Exemption certain engineering or nuclear-related courses of study
Dutch institutions of higher education provide knowledge that could be used by countries to produce nuclear weapons and delivery systems. Delivery systems are means of conveying nuclear weapons, such as missiles. Under UN rules, countries have an obligation to prevent this knowledge from falling into the hands of North Korea. All individuals who wish to work in these fields (for example master’s students and researchers) must therefore apply for special permission. This policy has been in force since 2 November 2013.
Which subject areas does the exemption apply to?
The North Korea Sanctions Order 2017 defines the subject areas which require special permission. Currently, they are:
- physics of nuclear reactors (Delft University of Technology);
- specialised knowledge about the design and operation of the reactor hall of the HOR research reactor (Delft University of Technology);
- experimental and theoretical research in hypersonic aerodynamics (Faculty of Aerospace Engineering, Delft University of Technology);
- guidance, navigation and control systems, software and simulations (Faculty of Aerospace Engineering, Delft University of Technology);
- re-entry technology (Faculty of Aerospace Engineering, Delft University of Technology);
- student project DARE – Stratos (Faculty of Aerospace Engineering, Delft University of Technology).
Who is required to request special permission?
As of 2 November 2013 special permission is required for all students and researchers who:
- want to enrol in a course of study in one of the above-mentioned subject areas for the first time. This applies to students who are taking classes in one or more of these subjects as well as those embarking on a full master’s course;
- want to do research in one of the above-mentioned subject areas.
Special permission is not required for students and researchers who:
- in the 2012-2013 academic year were already enrolled in a course of study for which prior permission is now required;
- already received the necessary permission before 2 November 2013 on the basis of the Iran Sanctions Order 2012.
Applying for permission
You must apply for permission from the Ministry of Education, Culture and Science (OCW). It is only necessary to apply for permission once. Applications should be sent to the following address:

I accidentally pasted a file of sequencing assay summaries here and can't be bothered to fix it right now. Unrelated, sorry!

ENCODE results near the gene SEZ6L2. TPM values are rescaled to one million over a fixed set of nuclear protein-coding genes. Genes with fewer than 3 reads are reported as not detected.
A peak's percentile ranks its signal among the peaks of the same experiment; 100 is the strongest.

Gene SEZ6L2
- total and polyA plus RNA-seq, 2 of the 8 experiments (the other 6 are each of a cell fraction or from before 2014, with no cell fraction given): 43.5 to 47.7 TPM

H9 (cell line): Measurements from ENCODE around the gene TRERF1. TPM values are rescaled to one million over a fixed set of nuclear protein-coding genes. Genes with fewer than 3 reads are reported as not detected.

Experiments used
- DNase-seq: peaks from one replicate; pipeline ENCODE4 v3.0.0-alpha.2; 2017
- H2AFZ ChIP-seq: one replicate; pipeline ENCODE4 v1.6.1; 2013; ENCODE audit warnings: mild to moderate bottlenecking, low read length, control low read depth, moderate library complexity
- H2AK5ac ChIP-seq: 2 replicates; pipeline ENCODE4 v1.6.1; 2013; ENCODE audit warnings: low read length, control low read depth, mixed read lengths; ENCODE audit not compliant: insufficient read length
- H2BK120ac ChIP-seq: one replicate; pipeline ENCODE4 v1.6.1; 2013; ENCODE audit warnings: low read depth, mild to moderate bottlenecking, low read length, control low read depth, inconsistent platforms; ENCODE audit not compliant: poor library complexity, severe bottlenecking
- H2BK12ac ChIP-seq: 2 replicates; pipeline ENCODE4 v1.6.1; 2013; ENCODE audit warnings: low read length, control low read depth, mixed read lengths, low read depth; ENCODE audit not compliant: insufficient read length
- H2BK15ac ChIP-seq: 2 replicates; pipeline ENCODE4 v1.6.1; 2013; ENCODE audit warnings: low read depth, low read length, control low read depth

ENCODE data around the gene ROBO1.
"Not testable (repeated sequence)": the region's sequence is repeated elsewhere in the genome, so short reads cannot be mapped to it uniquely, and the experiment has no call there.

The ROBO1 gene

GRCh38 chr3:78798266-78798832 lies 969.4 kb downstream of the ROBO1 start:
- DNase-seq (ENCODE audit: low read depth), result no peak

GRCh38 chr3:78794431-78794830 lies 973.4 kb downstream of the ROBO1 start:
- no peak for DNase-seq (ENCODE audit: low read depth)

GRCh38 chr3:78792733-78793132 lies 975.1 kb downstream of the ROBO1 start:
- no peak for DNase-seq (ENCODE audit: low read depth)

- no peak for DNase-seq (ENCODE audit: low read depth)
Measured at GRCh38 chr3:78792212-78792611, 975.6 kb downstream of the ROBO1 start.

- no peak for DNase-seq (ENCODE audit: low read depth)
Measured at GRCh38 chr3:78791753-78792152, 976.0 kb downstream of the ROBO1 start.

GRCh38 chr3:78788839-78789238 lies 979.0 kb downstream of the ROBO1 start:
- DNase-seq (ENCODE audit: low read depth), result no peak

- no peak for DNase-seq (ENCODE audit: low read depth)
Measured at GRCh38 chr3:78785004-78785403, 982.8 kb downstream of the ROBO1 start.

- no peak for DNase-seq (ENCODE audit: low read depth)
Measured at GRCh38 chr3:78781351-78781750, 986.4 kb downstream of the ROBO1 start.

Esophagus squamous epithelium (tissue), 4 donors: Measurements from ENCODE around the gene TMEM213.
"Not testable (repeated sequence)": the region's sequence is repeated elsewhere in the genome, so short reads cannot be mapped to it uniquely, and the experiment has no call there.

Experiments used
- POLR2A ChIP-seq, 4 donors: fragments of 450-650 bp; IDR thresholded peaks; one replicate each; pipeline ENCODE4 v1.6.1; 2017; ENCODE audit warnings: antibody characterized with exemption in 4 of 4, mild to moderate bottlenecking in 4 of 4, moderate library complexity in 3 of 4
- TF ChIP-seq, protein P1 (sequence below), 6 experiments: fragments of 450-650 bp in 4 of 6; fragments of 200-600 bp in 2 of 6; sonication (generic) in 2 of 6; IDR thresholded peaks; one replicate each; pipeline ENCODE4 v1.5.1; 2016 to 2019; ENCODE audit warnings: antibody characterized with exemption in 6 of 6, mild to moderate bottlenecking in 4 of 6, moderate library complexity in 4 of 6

Ministerie van OCW
T.a.v. ‘OCW-loket Kennisembargo’
2500 BJ Den Haag
Please use the application form available for this purpose. It explains how the application procedure works and what documents you will need to supply. In evaluating the applications, the government will assess the risk that the knowledge received could contribute to the North Korean nuclear programmes or delivery systems.
A decision can take up to 13 weeks, but most applicants are notified within 3 weeks.
On the basis of the application OCW may decide that a follow-up investigation is warranted. This may include an interview at the embassy or the Ministry of Foreign Affairs in The Hague or inquiries by the General Intelligence and Security Service (AIVD).
Why is exemption from the knowledge embargo necessary?
The requirement that special permission must be obtained to study certain subject areas stems from a decision by the United Nations Security Council (resolution 1874). The UN prohibits countries from supplying certain knowledge to North Korea, either directly or indirectly, namely: knowledge that could be used by this country in its nuclear programme or in delivery systems.
Why is this policy no longer aimed at Iran?
The 'knowledge embargo' against Iran was abolished in July 2015. This was decided under the terms of UN Security Council resolution 2231 (2015) of 20 July 2015, which endorses the agreement of 14 July 2015 between Iran and the E3+3. This change of policy applies since 16 January 2016. On this day the first set of sanctions were lifted. Countries are no longer obliged to prevent information about nuclear programmes and delivery systems from being supplied to Iran, either directly or indirectly.